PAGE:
Diagnosed with Parkinson's Disease?

Parkinson’s Disease is a progressive disorder that includes a range of debilitating symptoms. Many of these symptoms are due to the loss of neurons that produce a chemical messenger in the brain called dopamine. This leads to motor deficits and contribute to symptoms such as tremors, stiffness, or slowness of movement. As a progressive disorder, these symptoms become severe with age. Age-related vascular degeneration occurs simultaneously, due to the brain losing its ability to build small blood vessels such as capillaries, this contributes to cognitive deficits resulting in symptoms such as dementia, disrupted sleep and compromised mood.

While there is still a lot unknown regarding the causes of neuronal degeneration in Parkinson’s, there is a growing body of evidence that suggests insufficient IGF-1 levels in Parkinson’s patients contribute to the progression of the disease.  Low/insufficient levels of IGF-1 impacts the body’s ability to make new blood vessels leading to vascular degeneration. Restoring the ability to build new blood vessels offers an opportunity to reverse vascular degeneration and slow the progress of Parkinson’s Disease.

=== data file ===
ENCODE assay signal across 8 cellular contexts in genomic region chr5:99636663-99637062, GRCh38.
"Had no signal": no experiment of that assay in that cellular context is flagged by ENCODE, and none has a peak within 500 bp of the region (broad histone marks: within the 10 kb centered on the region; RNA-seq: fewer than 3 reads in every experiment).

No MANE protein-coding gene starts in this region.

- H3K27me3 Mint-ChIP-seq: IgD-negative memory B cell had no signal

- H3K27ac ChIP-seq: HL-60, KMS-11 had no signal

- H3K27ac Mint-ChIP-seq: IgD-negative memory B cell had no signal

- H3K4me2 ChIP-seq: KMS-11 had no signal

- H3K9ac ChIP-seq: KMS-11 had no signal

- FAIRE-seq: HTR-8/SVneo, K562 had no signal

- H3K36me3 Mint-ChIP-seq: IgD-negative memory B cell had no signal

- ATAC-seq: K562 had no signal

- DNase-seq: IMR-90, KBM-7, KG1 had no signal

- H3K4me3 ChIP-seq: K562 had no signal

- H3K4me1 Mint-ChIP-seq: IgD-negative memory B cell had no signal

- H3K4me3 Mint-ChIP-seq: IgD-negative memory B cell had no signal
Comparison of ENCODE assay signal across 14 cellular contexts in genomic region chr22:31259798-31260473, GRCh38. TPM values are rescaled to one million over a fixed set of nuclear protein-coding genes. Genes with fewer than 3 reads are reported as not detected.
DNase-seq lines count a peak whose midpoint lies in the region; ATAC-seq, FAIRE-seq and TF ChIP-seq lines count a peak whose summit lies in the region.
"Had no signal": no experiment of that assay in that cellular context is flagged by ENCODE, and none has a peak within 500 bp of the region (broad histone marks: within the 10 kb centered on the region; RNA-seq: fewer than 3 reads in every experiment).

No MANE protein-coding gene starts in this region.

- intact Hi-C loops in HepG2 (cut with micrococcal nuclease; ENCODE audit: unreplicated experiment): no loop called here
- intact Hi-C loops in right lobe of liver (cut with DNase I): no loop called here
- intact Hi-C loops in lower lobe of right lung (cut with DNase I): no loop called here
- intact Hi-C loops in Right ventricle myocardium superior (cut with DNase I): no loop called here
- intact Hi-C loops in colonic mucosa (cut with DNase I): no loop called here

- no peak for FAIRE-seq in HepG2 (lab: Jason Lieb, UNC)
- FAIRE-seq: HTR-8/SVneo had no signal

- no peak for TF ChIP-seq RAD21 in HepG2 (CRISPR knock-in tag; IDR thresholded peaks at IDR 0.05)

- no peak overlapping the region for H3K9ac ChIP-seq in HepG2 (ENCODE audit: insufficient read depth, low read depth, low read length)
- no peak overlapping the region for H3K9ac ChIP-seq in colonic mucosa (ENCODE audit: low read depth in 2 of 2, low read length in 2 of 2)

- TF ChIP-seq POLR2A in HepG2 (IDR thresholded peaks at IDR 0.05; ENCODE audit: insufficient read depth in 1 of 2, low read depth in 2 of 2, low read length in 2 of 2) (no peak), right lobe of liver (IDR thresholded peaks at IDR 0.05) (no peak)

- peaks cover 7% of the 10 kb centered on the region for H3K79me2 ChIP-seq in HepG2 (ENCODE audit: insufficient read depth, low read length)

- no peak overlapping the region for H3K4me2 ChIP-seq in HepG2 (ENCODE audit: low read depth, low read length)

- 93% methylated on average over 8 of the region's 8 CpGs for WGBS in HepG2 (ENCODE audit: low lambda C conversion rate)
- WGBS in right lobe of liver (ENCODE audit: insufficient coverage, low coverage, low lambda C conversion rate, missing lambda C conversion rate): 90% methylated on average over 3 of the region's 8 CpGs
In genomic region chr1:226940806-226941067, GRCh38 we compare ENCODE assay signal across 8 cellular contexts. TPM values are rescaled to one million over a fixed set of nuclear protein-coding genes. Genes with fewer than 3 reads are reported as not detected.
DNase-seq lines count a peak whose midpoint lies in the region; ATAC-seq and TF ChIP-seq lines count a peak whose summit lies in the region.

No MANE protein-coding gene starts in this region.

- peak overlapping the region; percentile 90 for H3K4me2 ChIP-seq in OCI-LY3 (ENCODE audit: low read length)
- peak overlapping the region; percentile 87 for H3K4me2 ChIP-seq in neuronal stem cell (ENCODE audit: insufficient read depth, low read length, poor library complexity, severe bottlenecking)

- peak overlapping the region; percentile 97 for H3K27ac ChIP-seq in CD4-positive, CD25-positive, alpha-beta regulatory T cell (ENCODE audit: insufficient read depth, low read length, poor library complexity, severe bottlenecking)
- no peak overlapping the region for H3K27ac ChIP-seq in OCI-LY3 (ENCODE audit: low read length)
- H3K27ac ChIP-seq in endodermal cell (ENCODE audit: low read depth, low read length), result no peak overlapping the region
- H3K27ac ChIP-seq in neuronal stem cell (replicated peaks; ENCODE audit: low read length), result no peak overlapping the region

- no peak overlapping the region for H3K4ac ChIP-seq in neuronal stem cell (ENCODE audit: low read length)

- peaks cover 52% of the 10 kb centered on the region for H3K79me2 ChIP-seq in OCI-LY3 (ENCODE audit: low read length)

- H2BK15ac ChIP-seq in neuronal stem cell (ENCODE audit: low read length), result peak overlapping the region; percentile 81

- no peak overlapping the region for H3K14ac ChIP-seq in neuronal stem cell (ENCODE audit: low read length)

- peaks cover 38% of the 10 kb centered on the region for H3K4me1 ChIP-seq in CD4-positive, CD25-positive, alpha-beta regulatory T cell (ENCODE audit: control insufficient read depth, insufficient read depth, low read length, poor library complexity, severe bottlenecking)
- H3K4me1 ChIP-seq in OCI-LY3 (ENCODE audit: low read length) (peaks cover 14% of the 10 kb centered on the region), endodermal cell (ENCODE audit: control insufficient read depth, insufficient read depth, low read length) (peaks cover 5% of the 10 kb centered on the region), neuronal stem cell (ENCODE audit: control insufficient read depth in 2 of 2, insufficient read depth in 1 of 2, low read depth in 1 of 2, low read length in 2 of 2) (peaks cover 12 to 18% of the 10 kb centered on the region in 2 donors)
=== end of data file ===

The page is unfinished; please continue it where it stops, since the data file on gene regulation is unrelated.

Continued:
The role of cGP in Parkinson’s is highlighted in a study by Dr. Jian Guan which showed that increased cGP with age is associated with better cognition in Parkinson’s, whereas those who had low cGP levels had impaired cognition. These results also suggest that cGP supplementation could be beneficial in supporting symptom management in Parkinson’s patients as well as in slowing the progress of the disease.